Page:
Should we Stand for this?

F1 once again is tweaking the rules, should we be surprised – no, should we be pleased – no. Interestingly its technically a return to an old idea of sorts and going back to standing restarts (like the start of the race) instead of rolling restarts (how they are currently after the safety car peels off into the pits).

The idea is that apparently F1’s current DRS fueled over taking spree’s haven’t been enough and the sport needs more craziness to attract those kids that love crashes and what not! Restarts have been deemed not to create enough changing of places currently so now the process has been lengthened once more from the current annoyance where the back markers slowly limp on past the safety car and have to get far enough out in front so we can restart again to stopping the whole thing and going again! So standing re-starts it is.

However they’re keeping the safety car for no other reason than its more advertising, before its insertion as a thing either yellows were waved or the race was simply stopped and everyone went back to the grid and then we re-started. Once again however F1 is playing with fire, it is beyond me why these gimmicks aren’t tested first on the GP2 or GP3 series to see if they have the desired effect or are just ridiculous. While they are nice things to win, if you lost out to some gimmick its not the be all and end all of your junior career as they’re mostly used as talent spotting exercises.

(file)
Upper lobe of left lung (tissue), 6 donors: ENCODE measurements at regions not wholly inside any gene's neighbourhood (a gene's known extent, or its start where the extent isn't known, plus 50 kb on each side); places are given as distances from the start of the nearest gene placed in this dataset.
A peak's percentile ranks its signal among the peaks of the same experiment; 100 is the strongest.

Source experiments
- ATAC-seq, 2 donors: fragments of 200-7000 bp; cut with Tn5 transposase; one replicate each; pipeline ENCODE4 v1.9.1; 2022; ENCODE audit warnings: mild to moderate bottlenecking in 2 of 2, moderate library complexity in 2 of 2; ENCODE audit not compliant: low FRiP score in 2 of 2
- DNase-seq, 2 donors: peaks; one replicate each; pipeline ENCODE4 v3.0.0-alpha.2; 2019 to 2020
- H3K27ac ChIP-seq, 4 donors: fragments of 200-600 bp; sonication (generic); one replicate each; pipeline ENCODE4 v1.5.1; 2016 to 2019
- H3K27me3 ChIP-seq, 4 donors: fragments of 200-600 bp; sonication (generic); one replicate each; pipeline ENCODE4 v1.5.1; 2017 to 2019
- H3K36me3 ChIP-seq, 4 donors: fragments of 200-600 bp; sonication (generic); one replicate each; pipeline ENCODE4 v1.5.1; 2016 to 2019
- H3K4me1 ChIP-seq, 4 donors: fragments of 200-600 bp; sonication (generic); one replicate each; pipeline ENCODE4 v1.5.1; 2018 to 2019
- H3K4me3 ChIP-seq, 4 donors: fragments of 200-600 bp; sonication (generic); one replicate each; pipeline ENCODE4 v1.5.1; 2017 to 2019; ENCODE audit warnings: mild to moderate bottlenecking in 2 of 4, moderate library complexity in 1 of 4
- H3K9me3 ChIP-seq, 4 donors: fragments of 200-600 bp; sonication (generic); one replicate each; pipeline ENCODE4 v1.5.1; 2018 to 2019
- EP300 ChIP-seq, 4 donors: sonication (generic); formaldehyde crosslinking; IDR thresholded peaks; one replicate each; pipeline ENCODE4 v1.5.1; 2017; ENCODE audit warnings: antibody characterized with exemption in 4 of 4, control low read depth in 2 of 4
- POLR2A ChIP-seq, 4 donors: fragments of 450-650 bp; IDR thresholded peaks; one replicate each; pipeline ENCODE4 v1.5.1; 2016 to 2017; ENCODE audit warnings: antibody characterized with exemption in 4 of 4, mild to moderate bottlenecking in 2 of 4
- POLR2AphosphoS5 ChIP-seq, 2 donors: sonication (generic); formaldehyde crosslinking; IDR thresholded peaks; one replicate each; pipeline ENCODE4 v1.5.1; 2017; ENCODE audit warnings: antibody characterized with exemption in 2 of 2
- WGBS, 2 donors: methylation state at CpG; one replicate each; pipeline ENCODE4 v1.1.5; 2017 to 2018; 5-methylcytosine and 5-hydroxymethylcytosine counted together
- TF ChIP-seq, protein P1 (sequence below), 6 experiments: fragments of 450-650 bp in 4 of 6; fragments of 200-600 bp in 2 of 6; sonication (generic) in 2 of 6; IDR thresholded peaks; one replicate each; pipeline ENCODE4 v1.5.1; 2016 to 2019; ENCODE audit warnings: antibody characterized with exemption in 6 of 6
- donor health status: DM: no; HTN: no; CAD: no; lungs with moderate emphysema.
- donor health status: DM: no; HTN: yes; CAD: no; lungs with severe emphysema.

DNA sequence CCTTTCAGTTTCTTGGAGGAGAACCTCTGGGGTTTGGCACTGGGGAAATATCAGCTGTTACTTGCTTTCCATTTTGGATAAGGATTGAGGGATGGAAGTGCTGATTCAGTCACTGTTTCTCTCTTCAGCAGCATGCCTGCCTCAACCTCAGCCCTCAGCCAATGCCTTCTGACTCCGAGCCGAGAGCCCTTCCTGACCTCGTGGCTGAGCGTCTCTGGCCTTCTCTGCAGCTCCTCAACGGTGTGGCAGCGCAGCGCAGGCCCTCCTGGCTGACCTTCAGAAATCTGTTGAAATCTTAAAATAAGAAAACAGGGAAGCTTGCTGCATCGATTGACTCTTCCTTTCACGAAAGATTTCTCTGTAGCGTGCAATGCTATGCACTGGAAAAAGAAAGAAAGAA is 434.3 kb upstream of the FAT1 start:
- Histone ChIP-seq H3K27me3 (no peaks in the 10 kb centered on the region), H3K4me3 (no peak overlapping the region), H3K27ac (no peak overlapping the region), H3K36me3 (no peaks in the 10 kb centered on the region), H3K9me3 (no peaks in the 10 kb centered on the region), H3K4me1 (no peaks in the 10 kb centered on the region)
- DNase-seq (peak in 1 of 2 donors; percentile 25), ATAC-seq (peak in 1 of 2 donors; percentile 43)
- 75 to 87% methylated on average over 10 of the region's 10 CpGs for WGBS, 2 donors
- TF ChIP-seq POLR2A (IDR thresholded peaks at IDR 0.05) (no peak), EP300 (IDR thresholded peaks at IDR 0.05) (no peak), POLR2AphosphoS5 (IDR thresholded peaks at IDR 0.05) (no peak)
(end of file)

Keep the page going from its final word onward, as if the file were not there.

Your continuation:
In my opinion F1 is missing the most obvious solution to its problems – DRS needs to work in reverse  (DIS) as a sort of combination of the 2009 front wing solution and the current setup. If the car behind could add down force their car (IE  increase the angle of the front and rear wings) when within 1 second of the car in front (and then shed it again on the straights) it would minimise the dirty air issue and help them look after their tyre’s better which are the current problems with trying to race wheel to wheel in down force ladened single seaters. While its technically artificial it removes the unfair aspect of the current DRS solution as if balanced correctly two identical cars going through a turn would have the same down force in the turn and the same drag on the straights whereas the current system relies on Tilke’s ridiculous miles long straights to nullify the loss of down force through the turn and then blast bast with far superior top speed. Additionally we’ve seen things like drivers tactically not overtaking in spots to then gain the DRS and go past easily, this system it makes no difference where you overtake in fact you can tun the system on constantly (drivers within one second could have it come on and they over ride it on the straights or vice-versa). It would bring back the art of meaningful defence and we wouldn’t be sat going, yawn another boring DRS pass as it would still be the drivers making the difference as they’d either have to pull a blinder and overtake in the corner (YES PLEASE!) or use the grip to better exit the corner and do an old fashioned slip streaming to make the pass. There is currently no skill in a DRS pass, the pass itself isn’t exciting its the pace that the driver is managing to achieve and how far he will get not can he overtake because the answer is almost always yes of course he can.